• Volumes of traffic
  • Signs of social interaction.

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Make a note of the information and seek any flaws that you can exploit.

The greater a target competitor’s difficulty, the stronger their SEO, and the tougher it will be to outrank them.

Concentrate on competitors that have lower overall scores but are doing highly for specialty keywords.

3. Look for New Keyword Opportunities

Term frequency-inverse document frequency analysis (or, for brevity, TF-IDF analysis) can be a useful method for enriching your existing content with “proper” keywords that your competitors are using and thus properly optimizing your pages for search engines, or for discovering low-competition keywords that you may have overlooked.

Simply said, TF-IDF is a measurement of how frequently a keyword occurs on a page (term frequency) multiplied by the frequency with which a keyword is expected to appear on a page (inverse document frequency).

When analyzing TF-IDF, you may learn that the majority of top-ranking pages for your target keywords use numerous similar terms and phrases.

If you aren’t targeting those topic-related terms, you should either add them to current relevant pages or produce new material to increase your relevance in semantic search.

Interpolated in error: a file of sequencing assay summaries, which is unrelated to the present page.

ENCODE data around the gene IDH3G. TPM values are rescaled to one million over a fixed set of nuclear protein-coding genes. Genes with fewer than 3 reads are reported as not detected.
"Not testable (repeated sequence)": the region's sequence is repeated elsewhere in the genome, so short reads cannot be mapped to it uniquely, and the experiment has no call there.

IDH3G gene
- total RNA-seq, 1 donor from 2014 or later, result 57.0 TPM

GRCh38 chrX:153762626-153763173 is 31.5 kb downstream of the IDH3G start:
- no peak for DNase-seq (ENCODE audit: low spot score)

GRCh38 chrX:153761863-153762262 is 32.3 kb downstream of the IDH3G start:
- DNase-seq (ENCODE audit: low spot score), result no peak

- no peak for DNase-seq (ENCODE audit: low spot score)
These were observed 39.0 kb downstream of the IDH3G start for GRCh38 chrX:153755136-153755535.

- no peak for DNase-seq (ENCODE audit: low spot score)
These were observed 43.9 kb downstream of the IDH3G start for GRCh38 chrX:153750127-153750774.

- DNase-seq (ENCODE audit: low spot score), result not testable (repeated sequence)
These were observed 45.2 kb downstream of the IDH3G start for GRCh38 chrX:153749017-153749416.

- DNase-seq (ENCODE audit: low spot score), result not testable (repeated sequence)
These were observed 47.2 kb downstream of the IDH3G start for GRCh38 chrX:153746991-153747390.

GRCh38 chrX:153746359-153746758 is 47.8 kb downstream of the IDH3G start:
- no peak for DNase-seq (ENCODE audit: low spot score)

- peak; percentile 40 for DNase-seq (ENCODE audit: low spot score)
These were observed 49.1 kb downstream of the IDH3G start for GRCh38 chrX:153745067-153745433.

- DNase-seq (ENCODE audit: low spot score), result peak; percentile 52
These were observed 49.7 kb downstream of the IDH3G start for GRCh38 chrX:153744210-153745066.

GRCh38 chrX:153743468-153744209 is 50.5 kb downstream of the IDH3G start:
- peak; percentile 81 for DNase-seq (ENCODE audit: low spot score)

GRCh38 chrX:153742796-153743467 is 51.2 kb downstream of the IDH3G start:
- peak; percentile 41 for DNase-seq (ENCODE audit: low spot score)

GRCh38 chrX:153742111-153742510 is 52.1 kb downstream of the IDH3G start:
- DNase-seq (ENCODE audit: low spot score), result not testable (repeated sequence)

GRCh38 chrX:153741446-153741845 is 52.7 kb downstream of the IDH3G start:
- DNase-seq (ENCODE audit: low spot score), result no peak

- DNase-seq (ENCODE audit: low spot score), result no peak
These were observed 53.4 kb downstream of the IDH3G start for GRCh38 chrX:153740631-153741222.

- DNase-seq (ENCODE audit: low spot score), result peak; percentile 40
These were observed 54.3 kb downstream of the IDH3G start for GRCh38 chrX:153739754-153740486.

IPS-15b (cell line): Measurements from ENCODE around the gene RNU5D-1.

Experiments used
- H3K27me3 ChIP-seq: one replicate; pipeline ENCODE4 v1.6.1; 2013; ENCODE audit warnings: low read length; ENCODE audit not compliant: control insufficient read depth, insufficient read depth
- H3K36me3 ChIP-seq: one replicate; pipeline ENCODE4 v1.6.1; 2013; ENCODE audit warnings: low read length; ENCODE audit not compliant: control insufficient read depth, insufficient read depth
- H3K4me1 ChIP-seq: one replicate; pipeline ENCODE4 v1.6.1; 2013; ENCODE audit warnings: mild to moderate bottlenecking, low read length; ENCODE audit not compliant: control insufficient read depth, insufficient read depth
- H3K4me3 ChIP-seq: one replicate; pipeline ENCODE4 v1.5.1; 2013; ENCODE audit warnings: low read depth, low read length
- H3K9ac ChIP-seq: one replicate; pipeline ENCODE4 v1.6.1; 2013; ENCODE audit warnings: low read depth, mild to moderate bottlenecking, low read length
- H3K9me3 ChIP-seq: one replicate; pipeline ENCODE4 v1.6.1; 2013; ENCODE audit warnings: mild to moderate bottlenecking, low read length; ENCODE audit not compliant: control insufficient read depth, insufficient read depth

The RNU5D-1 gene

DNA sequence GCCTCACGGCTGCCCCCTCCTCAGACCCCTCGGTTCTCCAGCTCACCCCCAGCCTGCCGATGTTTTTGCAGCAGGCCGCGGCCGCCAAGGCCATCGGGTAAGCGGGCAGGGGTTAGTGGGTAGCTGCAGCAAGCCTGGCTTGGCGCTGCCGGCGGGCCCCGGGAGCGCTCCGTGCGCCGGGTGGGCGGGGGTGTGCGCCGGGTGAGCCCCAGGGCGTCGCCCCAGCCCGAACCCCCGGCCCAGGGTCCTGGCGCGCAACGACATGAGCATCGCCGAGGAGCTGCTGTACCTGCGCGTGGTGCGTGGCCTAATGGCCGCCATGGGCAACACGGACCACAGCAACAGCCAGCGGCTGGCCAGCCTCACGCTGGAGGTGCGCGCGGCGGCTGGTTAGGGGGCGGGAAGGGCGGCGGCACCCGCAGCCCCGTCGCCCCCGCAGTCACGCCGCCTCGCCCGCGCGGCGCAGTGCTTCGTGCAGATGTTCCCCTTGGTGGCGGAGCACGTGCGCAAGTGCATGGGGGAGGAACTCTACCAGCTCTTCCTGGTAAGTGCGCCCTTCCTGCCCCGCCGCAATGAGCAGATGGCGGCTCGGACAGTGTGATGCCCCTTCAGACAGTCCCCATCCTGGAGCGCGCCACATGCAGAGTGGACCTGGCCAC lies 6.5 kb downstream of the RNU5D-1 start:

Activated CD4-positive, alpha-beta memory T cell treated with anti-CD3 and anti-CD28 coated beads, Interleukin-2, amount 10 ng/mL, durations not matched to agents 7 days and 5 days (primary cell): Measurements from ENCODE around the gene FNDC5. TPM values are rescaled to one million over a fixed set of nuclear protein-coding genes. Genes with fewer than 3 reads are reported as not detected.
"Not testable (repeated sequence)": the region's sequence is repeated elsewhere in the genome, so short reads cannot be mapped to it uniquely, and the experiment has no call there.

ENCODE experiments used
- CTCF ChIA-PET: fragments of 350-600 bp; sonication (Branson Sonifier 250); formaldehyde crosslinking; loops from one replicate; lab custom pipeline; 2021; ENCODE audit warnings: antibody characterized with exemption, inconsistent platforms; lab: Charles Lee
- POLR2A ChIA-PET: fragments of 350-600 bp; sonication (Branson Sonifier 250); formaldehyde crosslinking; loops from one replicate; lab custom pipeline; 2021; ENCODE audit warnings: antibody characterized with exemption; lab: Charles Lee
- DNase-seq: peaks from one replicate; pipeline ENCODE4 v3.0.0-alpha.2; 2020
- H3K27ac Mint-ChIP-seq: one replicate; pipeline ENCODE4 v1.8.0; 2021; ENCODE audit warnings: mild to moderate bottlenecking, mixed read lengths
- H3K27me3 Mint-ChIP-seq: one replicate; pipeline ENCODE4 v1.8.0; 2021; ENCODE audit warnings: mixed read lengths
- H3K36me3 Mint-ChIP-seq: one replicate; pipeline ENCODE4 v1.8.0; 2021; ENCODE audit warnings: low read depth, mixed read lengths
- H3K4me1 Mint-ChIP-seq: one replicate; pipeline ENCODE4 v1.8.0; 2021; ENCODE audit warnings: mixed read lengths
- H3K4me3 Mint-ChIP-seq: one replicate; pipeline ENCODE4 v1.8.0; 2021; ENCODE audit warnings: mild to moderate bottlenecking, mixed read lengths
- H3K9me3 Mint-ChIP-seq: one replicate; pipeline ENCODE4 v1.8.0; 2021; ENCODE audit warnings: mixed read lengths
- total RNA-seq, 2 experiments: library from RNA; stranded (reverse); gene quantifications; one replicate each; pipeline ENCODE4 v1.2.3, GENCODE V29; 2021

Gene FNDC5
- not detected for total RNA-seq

This notion is a little more involved than the other methods we’ll go through, but it may rapidly become an essential component of developing a thorough content strategy.

Using TF-IDF, for example, we determined that high-ranking content for the keyword “coffee brewing recipes” almost always contains particular information about different coffee bean mixes, roasting procedures, and filter kinds.

4. Analyze On-Page Optimization & On-Site Content

Analyzing your competitors’ on-site SEO with your competitive analysis tool will provide you with a veritable treasure of new information to work with.

You’ll discover how frequently they publish content, what types of content they publish, and which keywords they target.

Pay close attention to:

  • Metadata.
  • Strategies for headlines (title length, keywords in the title, proper title tags, etc).

Attempt to decipher their internal connection mechanisms as well. Use this data as a starting point for your on-site SEO initiatives.

Determine what they are doing well so that you can learn from it, and what they are missing so that you may do it better.

When assessing content, bear the following in mind:

  • Relevance to the present.
  • What kinds of content or media they’re producing.
  • The duration of the video or the number of words.
  • The level of detail that was covered.

All of these factors are important when Googlebot crawls your website.

5. Dig into Competitor Backlink Profiles

One of the most significant aspects of a competitive analysis is determining where your competitors’ backlinks are coming from and using that information to develop high-quality links for your website.

Examining your competitors’ link profiles is a wonderful method to discover fresh link opportunities.

Again, you’ll need a powerful SEO tool for this phase — it’s nearly difficult to accomplish manually.

6. Examine Site Structure & UX

You haven’t been paying attention if you don’t realize that Google has been hyper-focused on improving user experience.